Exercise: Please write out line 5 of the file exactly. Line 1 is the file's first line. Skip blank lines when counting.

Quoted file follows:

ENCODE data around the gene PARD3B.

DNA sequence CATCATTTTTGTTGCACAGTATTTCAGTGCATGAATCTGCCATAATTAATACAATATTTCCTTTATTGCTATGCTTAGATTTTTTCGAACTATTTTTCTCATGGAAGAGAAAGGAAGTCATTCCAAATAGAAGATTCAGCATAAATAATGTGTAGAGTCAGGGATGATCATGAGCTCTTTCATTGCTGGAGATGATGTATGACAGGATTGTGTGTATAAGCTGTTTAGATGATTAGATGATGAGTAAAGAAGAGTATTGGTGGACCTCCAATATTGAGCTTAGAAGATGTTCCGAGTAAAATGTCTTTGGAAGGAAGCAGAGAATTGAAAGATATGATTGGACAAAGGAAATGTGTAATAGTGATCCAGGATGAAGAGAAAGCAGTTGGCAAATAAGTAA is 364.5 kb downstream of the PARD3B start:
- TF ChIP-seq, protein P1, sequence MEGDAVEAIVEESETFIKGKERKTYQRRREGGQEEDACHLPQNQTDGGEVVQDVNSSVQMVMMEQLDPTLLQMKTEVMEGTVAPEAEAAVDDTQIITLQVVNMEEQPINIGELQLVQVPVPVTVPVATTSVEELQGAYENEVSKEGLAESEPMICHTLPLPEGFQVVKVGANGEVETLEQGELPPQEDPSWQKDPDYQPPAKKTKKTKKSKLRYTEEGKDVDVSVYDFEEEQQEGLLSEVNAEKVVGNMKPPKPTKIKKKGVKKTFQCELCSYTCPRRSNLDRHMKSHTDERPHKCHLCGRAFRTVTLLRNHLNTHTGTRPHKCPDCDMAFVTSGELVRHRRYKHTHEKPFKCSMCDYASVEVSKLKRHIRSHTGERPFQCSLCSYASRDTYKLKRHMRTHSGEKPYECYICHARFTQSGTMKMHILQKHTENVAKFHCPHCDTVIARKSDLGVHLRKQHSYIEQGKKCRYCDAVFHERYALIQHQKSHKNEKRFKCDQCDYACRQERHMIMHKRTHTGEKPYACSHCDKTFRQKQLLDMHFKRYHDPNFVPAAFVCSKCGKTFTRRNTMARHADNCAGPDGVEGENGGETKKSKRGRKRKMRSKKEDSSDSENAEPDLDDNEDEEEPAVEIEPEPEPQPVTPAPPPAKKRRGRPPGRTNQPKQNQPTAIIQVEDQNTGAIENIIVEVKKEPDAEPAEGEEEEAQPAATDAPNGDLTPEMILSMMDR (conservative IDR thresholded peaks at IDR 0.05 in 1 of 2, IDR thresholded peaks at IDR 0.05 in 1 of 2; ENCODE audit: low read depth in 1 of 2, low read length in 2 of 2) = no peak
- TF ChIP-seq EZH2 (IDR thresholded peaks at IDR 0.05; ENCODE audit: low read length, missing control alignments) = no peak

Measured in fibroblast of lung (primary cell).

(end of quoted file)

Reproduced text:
Measured in fibroblast of lung (primary cell).